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article imageMexico's Inarritu defends Sean Penn's meeting with 'El Chapo'

By AFP     Jan 17, 2016 in World

Mexican filmmaker Alejandro Gonzalez Inarritu has defended Hollywood actor Sean Penn's meeting with Mexican drug lord Joaquin "El Chapo" Guzman, saying in an interview published Sunday that the US star "had every right" to look for the kingpin.

"I understand Sean Penn. He has been an activist for 30 years. And has written many articles. He has great curiosity and is attracted to controversial figures," Inarritu, who won the best director Oscar for his dark comedy "Birdman" in 2015, told daily Spanish newspaper El Pais.

"He has every right to look for El Chapo. He wrote a fantastic column about how he reached him and, unfortunately, a not very successful interview because of what he could not ask. The news value is poor; the experience, very rich," he added.

Penn has faced a barrage of criticism for agreeing to let Guzman greenlight the article published in Rolling Stone magazine on January 9.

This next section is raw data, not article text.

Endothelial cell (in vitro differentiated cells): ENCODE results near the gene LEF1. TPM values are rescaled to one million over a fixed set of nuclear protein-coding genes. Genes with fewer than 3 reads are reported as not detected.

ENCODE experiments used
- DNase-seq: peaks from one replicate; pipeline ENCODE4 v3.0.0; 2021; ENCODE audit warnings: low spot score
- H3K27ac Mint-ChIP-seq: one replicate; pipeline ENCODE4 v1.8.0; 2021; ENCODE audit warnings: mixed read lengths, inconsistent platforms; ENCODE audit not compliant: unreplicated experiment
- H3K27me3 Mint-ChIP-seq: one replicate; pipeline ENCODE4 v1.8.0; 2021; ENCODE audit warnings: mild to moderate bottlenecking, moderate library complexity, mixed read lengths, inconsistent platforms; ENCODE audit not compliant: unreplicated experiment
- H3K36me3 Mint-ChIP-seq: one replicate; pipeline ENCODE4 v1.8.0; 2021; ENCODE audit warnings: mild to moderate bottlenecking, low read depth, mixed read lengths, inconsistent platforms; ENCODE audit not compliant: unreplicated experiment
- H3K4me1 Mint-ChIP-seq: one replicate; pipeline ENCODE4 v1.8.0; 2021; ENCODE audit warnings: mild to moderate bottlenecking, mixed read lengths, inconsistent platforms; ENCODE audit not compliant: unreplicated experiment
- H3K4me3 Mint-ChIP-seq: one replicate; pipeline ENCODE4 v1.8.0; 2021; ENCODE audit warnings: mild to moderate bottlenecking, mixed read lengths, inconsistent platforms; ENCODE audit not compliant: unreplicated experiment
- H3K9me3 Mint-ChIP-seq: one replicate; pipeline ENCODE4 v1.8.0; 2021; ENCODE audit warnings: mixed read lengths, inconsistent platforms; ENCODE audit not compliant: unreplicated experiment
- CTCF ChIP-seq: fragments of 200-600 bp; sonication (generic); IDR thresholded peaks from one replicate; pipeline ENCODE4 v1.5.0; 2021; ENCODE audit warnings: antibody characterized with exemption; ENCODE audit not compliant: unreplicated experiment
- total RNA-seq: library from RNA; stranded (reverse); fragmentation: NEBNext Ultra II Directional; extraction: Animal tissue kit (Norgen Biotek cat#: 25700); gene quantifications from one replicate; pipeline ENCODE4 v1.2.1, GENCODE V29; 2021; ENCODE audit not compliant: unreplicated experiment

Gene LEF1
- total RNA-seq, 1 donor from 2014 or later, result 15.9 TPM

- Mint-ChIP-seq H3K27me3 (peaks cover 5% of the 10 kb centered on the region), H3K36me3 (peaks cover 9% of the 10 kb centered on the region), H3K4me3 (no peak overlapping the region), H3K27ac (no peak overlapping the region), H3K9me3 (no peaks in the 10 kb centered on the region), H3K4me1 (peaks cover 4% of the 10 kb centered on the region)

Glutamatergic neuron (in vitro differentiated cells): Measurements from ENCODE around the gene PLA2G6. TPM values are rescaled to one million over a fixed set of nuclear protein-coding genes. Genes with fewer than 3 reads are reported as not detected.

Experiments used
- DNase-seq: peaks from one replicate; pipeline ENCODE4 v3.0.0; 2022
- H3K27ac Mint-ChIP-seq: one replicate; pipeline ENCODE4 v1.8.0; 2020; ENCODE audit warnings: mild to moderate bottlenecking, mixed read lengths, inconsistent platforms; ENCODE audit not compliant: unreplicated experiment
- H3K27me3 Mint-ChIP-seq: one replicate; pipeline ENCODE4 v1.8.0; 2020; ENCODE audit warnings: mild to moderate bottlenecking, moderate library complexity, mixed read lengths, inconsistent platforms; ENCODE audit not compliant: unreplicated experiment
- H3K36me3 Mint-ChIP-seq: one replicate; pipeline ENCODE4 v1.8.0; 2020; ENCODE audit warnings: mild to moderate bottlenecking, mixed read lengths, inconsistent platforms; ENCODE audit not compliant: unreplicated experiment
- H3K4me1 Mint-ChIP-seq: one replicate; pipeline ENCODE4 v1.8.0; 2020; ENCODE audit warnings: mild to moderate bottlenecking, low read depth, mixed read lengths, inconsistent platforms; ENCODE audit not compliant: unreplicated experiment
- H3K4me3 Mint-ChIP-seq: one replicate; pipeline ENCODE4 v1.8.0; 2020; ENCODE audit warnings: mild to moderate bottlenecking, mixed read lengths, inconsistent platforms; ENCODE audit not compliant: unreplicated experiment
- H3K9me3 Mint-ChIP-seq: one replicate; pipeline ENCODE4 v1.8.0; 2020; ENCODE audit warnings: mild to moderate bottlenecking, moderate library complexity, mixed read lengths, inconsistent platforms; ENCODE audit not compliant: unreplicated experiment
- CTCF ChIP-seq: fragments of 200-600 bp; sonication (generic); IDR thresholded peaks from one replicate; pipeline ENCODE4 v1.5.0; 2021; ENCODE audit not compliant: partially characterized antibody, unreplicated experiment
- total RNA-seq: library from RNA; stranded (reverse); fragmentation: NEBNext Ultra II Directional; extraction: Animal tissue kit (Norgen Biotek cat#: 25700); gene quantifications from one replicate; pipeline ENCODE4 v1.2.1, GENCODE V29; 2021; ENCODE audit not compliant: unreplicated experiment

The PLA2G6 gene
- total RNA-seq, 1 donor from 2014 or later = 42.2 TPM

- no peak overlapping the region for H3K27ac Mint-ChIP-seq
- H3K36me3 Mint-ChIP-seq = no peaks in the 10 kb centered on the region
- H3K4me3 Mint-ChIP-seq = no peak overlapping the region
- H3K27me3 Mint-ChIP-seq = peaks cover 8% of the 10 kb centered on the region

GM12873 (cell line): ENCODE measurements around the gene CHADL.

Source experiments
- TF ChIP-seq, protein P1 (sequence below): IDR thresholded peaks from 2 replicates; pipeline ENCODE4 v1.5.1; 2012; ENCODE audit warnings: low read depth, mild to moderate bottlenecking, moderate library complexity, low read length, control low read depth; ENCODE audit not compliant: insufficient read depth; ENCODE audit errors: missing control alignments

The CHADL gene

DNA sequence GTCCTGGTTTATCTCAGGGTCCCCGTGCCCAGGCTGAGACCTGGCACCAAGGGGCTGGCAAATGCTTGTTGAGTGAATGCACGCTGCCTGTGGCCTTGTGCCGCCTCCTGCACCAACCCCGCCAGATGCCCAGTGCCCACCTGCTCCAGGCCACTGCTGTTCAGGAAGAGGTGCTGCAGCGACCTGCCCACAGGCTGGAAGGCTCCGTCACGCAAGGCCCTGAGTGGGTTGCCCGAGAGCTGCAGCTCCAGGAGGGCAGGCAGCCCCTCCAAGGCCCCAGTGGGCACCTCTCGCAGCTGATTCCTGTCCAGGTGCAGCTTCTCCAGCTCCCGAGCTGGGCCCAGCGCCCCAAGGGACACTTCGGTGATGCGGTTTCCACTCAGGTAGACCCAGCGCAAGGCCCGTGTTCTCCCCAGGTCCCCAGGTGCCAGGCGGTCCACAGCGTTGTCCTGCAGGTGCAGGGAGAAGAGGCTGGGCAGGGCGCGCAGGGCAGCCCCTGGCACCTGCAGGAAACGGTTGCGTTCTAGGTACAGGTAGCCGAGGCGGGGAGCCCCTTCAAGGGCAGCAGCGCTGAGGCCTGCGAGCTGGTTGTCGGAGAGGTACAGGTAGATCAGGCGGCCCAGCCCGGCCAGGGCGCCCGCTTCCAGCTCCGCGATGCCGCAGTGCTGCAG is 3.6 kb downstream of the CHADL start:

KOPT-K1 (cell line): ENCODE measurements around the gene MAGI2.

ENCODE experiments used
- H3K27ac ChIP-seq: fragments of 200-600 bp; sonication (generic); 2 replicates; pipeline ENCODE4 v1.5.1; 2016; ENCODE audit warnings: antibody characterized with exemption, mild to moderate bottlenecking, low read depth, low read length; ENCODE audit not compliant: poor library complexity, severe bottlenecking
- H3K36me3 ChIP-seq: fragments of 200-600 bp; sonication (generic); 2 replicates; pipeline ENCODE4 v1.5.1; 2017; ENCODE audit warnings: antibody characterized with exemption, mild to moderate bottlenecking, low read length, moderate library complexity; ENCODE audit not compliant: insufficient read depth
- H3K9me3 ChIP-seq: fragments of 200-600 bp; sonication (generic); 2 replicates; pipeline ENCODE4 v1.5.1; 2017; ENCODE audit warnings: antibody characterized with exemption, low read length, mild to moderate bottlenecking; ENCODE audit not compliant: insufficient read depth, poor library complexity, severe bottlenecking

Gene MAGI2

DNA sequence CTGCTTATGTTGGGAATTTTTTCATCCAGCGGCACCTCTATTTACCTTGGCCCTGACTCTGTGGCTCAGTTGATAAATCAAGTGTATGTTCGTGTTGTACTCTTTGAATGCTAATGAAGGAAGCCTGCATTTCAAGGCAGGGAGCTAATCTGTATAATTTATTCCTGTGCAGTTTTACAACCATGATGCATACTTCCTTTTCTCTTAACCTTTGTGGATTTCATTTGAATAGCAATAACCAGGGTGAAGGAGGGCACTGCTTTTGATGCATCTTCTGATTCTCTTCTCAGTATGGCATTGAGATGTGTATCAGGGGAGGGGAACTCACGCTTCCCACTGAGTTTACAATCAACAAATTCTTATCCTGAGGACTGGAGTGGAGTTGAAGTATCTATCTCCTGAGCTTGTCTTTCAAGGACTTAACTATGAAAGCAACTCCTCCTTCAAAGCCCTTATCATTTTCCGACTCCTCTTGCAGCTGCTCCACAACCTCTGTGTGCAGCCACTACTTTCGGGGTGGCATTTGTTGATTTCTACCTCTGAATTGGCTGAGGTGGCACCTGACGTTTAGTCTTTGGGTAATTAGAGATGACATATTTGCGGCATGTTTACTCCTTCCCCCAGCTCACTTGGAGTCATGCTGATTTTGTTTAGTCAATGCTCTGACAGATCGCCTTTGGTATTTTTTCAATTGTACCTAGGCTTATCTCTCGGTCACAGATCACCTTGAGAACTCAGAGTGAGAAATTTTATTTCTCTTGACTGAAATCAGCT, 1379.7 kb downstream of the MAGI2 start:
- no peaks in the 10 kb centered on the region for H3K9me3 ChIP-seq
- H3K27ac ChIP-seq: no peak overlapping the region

The interview was published a day after Mexican authorities arrested "El Chapo", who had escaped from a prison in July through an underground tunnel.

While the Oscar-winning actor met Guzman for several hours in October, he had to send questions that the drug lord answered in a video later on, which prevented Penn from making follow-up questions.

US actor Sean Penn wrote that the 58-year-old Guzman gave him a big hug when they met at a Mexican j...
US actor Sean Penn wrote that the 58-year-old Guzman gave him a big hug when they met at a Mexican jungle clearing and had a seven-hour sitdown followed by phone and video interviews
Eric Feferberg, AFP/File

Critics have also accused Penn, 55, of seeming to glorify -- or at least go easy on -- a man blamed for thousands of deaths in Mexico's drug-related violence and contributing to drug addiction in America in his article which describes "El Chapo" as a "humble, rural Mexican".

The actor has become known in Latin America region for befriending leftist leaders, including late Venezuelan President Hugo Chavez and Bolivia's Evo Morales in Bolivia.

In 2008, he interviewed Cuban President Raul Castro for The Nation magazine.

Inarritu, 52, could become the third director in history to win the Oscar for best director two years in a row. He was nominated on Thursday for the award for "The Revenant", an epic survival thriller starring Leonardo DiCaprio. The film is up for 12 Oscars in total.

The Oscars will be awarded in Los Angeles on February 28.

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